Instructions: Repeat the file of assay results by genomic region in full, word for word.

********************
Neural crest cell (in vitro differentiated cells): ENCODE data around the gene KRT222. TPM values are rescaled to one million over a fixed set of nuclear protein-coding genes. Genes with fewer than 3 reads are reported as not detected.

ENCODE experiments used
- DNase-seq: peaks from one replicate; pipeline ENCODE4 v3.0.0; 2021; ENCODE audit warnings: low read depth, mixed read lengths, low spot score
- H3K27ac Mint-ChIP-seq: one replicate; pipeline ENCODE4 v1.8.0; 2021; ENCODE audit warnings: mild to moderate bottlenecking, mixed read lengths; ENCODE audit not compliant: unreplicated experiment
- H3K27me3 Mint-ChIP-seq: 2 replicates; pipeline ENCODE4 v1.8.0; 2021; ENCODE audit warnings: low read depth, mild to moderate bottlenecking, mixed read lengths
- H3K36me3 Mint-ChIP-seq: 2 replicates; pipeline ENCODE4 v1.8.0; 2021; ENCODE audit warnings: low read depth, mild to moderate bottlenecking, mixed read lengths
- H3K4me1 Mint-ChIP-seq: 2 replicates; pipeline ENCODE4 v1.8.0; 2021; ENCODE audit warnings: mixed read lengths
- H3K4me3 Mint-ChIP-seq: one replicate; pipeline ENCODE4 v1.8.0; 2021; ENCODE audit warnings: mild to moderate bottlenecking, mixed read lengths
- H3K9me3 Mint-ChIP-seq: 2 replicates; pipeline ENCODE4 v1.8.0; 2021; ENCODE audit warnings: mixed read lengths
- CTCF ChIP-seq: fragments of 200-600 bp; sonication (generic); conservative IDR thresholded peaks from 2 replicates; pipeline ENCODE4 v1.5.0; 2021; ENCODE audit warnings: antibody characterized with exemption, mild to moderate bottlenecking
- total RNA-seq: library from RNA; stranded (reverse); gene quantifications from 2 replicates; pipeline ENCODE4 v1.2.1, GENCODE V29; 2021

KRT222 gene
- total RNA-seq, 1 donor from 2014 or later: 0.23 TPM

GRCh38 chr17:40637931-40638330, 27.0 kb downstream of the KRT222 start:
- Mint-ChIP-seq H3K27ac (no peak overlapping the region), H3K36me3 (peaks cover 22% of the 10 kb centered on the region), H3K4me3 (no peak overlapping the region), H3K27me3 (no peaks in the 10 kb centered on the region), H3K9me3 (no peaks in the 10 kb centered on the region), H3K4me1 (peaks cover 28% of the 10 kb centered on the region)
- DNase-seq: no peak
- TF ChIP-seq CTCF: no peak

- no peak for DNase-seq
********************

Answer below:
Neural crest cell (in vitro differentiated cells): ENCODE data around the gene KRT222. TPM values are rescaled to one million over a fixed set of nuclear protein-coding genes. Genes with fewer than 3 reads are reported as not detected.

ENCODE experiments used
- DNase-seq: peaks from one replicate; pipeline ENCODE4 v3.0.0; 2021; ENCODE audit warnings: low read depth, mixed read lengths, low spot score
- H3K27ac Mint-ChIP-seq: one replicate; pipeline ENCODE4 v1.8.0; 2021; ENCODE audit warnings: mild to moderate bottlenecking, mixed read lengths; ENCODE audit not compliant: unreplicated experiment
- H3K27me3 Mint-ChIP-seq: 2 replicates; pipeline ENCODE4 v1.8.0; 2021; ENCODE audit warnings: low read depth, mild to moderate bottlenecking, mixed read lengths
- H3K36me3 Mint-ChIP-seq: 2 replicates; pipeline ENCODE4 v1.8.0; 2021; ENCODE audit warnings: low read depth, mild to moderate bottlenecking, mixed read lengths
- H3K4me1 Mint-ChIP-seq: 2 replicates; pipeline ENCODE4 v1.8.0; 2021; ENCODE audit warnings: mixed read lengths
- H3K4me3 Mint-ChIP-seq: one replicate; pipeline ENCODE4 v1.8.0; 2021; ENCODE audit warnings: mild to moderate bottlenecking, mixed read lengths
- H3K9me3 Mint-ChIP-seq: 2 replicates; pipeline ENCODE4 v1.8.0; 2021; ENCODE audit warnings: mixed read lengths
- CTCF ChIP-seq: fragments of 200-600 bp; sonication (generic); conservative IDR thresholded peaks from 2 replicates; pipeline ENCODE4 v1.5.0; 2021; ENCODE audit warnings: antibody characterized with exemption, mild to moderate bottlenecking
- total RNA-seq: library from RNA; stranded (reverse); gene quantifications from 2 replicates; pipeline ENCODE4 v1.2.1, GENCODE V29; 2021

KRT222 gene
- total RNA-seq, 1 donor from 2014 or later: 0.23 TPM

GRCh38 chr17:40637931-40638330, 27.0 kb downstream of the KRT222 start:
- Mint-ChIP-seq H3K27ac (no peak overlapping the region), H3K36me3 (peaks cover 22% of the 10 kb centered on the region), H3K4me3 (no peak overlapping the region), H3K27me3 (no peaks in the 10 kb centered on the region), H3K9me3 (no peaks in the 10 kb centered on the region), H3K4me1 (peaks cover 28% of the 10 kb centered on the region)
- DNase-seq: no peak
- TF ChIP-seq CTCF: no peak

- no peak for DNase-seq